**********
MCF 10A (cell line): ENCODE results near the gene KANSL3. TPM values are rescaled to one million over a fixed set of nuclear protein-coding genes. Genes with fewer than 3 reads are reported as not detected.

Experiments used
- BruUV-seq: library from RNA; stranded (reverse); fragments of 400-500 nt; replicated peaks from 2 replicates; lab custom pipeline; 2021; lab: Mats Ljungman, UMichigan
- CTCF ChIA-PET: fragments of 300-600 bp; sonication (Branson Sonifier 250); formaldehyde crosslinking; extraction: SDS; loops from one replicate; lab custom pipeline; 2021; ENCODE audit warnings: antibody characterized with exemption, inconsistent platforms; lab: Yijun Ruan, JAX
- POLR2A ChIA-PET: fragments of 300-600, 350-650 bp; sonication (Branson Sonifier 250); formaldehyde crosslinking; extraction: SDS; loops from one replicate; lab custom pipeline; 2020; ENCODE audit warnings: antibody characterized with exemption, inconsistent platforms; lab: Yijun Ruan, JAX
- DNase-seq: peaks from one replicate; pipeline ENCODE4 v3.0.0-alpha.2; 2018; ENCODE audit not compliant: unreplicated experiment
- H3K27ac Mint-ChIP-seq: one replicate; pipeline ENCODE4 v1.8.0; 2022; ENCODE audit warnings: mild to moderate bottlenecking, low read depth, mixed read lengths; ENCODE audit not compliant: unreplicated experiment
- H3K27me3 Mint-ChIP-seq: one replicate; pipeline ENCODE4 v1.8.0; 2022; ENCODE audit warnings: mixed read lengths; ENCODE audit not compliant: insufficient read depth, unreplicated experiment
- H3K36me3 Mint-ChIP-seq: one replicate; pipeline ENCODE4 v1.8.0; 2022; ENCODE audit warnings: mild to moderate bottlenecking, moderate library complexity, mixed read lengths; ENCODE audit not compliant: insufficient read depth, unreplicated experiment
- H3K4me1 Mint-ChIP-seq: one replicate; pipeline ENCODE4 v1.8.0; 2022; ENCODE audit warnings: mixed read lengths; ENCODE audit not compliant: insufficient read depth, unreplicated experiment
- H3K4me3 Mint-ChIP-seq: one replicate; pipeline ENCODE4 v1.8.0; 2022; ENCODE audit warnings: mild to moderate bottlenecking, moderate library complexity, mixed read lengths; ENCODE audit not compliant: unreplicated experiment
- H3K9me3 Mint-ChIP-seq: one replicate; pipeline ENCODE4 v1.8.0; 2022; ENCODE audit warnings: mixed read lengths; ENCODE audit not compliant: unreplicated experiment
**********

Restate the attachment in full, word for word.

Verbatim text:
MCF 10A (cell line): ENCODE results near the gene KANSL3. TPM values are rescaled to one million over a fixed set of nuclear protein-coding genes. Genes with fewer than 3 reads are reported as not detected.

Experiments used
- BruUV-seq: library from RNA; stranded (reverse); fragments of 400-500 nt; replicated peaks from 2 replicates; lab custom pipeline; 2021; lab: Mats Ljungman, UMichigan
- CTCF ChIA-PET: fragments of 300-600 bp; sonication (Branson Sonifier 250); formaldehyde crosslinking; extraction: SDS; loops from one replicate; lab custom pipeline; 2021; ENCODE audit warnings: antibody characterized with exemption, inconsistent platforms; lab: Yijun Ruan, JAX
- POLR2A ChIA-PET: fragments of 300-600, 350-650 bp; sonication (Branson Sonifier 250); formaldehyde crosslinking; extraction: SDS; loops from one replicate; lab custom pipeline; 2020; ENCODE audit warnings: antibody characterized with exemption, inconsistent platforms; lab: Yijun Ruan, JAX
- DNase-seq: peaks from one replicate; pipeline ENCODE4 v3.0.0-alpha.2; 2018; ENCODE audit not compliant: unreplicated experiment
- H3K27ac Mint-ChIP-seq: one replicate; pipeline ENCODE4 v1.8.0; 2022; ENCODE audit warnings: mild to moderate bottlenecking, low read depth, mixed read lengths; ENCODE audit not compliant: unreplicated experiment
- H3K27me3 Mint-ChIP-seq: one replicate; pipeline ENCODE4 v1.8.0; 2022; ENCODE audit warnings: mixed read lengths; ENCODE audit not compliant: insufficient read depth, unreplicated experiment
- H3K36me3 Mint-ChIP-seq: one replicate; pipeline ENCODE4 v1.8.0; 2022; ENCODE audit warnings: mild to moderate bottlenecking, moderate library complexity, mixed read lengths; ENCODE audit not compliant: insufficient read depth, unreplicated experiment
- H3K4me1 Mint-ChIP-seq: one replicate; pipeline ENCODE4 v1.8.0; 2022; ENCODE audit warnings: mixed read lengths; ENCODE audit not compliant: insufficient read depth, unreplicated experiment
- H3K4me3 Mint-ChIP-seq: one replicate; pipeline ENCODE4 v1.8.0; 2022; ENCODE audit warnings: mild to moderate bottlenecking, moderate library complexity, mixed read lengths; ENCODE audit not compliant: unreplicated experiment
- H3K9me3 Mint-ChIP-seq: one replicate; pipeline ENCODE4 v1.8.0; 2022; ENCODE audit warnings: mixed read lengths; ENCODE audit not compliant: unreplicated experiment